I’m jealous of a 19 month old.
My son is more or less who I want to be when I grow up.
He smiles at everyone.
I avoid eye contact with strangers. I worry that they might think I’m weird or that my smiling at them might be creepy. But Kingsley? He smiles at everyone.
He smiles with his whole being.
He doesn’t just flex the muscles around his mouth and turn his lip upwards. He smiles with his mouth, his nose, his eyes, his whole body! When he is smiling at you, you can’t be sad or mad or anything but happy. Even when we are grocery shopping and we pass strangers in the aisles, he smiles at them with his whole being, and they laugh and say hello.
He dances like no one is watching.
Really – literally and figuratively. Whether it’s an odd little jig, or spinning in circles, or bobbing his head – whether or not there’s any music playing at all – when he is dancing, he is dancing. No inhibitions. Just good times. Why can’t I do that too?
He feels and experiences his emotions entirely.
When he’s mad, he is MAD. When he’s happy, he’s over the moon. Sad? It will break your heart. He doesn’t hold back. He hasn’t been trained by the world around him to hold back yet. He lives every experience in its entirety – every emotions, every sensation. It’s pure living.
He gets over it, and fast.
The other night it was his “mikmah” – his milk – he kept spilling it on purpose, because he likes cleaning it up (another blog post altogether, ha!), so we put it back in the fridge until supper, and he was furious – for about 30 seconds. Then, he went on and found something else to do.
He could care less about TV, computers, phones or tablets.
He’d rather poke you in the belly button and then laugh hysterically.
He understands that actions speak louder than words.
At least, that’s what it seems like. When we tell him not to do something, and he knows we are upset, his face shifts, and he leans in for a kiss. This is, of course, followed by a loud “Muah!” (really it is more of a “muh!”) Why can’t I do a little action and a little less talk when it comes to things like apologizing?
He knows how to make me laugh, and he knows when he is being funny. I wish I was even a bit as funny as he is.
The other night we were reading, and the book featured cows as the main characters. He kept mooing at the cows, because that’s what they do. Something about it was so damn cute that I burst out laughing. He paused, look at his Mommy, then looked back at me with the biggest, goofiest grin, and I started laughing again. The rest is history. He knew the goofy grin had me laughing – wheezing in a high pitched, ridiculously out of control sort of laugh. He amped up the grin and started shaking his head and getting closer and closer, then would look away and look back to start it all again. This went on for at least five minutes until I was able to catch my breath, stop wheezing, and finish the story.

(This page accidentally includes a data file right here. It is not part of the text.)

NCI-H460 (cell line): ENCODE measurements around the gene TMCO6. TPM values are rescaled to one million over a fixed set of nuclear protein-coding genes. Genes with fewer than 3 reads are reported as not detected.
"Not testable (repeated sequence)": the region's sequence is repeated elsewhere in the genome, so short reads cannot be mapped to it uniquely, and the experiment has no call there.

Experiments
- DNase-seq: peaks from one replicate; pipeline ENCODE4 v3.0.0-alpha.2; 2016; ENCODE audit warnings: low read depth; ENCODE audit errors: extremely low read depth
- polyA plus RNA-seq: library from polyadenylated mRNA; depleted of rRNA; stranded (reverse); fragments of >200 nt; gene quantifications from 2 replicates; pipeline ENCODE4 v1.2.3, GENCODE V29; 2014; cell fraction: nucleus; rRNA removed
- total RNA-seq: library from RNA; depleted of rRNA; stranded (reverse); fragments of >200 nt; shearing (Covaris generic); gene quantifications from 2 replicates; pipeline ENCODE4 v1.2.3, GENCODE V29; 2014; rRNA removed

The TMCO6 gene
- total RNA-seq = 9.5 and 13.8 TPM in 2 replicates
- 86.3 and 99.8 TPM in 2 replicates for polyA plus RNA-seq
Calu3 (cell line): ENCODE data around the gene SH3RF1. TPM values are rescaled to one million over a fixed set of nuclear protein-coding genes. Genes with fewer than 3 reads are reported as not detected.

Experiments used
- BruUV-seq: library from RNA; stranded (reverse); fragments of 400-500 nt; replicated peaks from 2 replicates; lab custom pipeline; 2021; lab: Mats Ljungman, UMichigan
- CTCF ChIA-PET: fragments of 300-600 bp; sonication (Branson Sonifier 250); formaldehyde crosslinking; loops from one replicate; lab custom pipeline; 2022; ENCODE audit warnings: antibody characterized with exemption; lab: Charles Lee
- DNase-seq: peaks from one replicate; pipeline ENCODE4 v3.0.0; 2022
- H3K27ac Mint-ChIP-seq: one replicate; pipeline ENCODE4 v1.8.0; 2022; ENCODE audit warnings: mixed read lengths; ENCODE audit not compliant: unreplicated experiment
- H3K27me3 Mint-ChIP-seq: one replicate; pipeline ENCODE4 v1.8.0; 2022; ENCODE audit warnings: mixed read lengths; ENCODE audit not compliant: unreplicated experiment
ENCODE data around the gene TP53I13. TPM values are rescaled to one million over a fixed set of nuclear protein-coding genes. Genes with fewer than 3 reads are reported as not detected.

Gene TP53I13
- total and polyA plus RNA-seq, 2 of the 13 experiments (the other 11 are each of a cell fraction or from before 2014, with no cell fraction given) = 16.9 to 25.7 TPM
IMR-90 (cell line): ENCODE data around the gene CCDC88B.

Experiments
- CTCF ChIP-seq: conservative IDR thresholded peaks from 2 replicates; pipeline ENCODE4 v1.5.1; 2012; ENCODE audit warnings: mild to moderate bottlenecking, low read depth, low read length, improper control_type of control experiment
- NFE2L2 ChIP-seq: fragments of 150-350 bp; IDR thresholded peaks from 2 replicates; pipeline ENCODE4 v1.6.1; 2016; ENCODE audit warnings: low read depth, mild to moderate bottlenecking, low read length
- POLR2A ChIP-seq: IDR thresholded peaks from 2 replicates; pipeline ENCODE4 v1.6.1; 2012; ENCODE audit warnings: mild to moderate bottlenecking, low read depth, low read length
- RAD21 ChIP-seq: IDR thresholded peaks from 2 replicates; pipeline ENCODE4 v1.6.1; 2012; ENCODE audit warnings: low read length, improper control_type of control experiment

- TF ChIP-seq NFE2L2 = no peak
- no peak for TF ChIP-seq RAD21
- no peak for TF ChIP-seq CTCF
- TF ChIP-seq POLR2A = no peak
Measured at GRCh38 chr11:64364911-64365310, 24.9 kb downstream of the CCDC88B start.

He wants to help, so he does.
Sometimes as an adult, you know that help is needed, so you do it because it’s needed. Kingsley helps because he wants to help; because it is so within his 19-month-old nature to be part of the scene that he’ll climb into the garden while we’re weeding, pick up dirt and start tossing it around. That’s what we appear to be doing, so he’s right there with us. He spilled his milk? “Help!” he says, and he waits for a paper towel, then wipes it up and throws it out. There’s no need to ask. He’s your man.
His sense of adventure is terrifying.
He’s fearless. He’ll climb onto a stool and jump into the blankets while I am making the bed. He’ll walk off the couch, assuming that someone will be there to catch him. It doesn’t matter if it makes sense to us or not – he wants to take every single risk. Except for pine cones. Don’t even think about giving him a pine cone.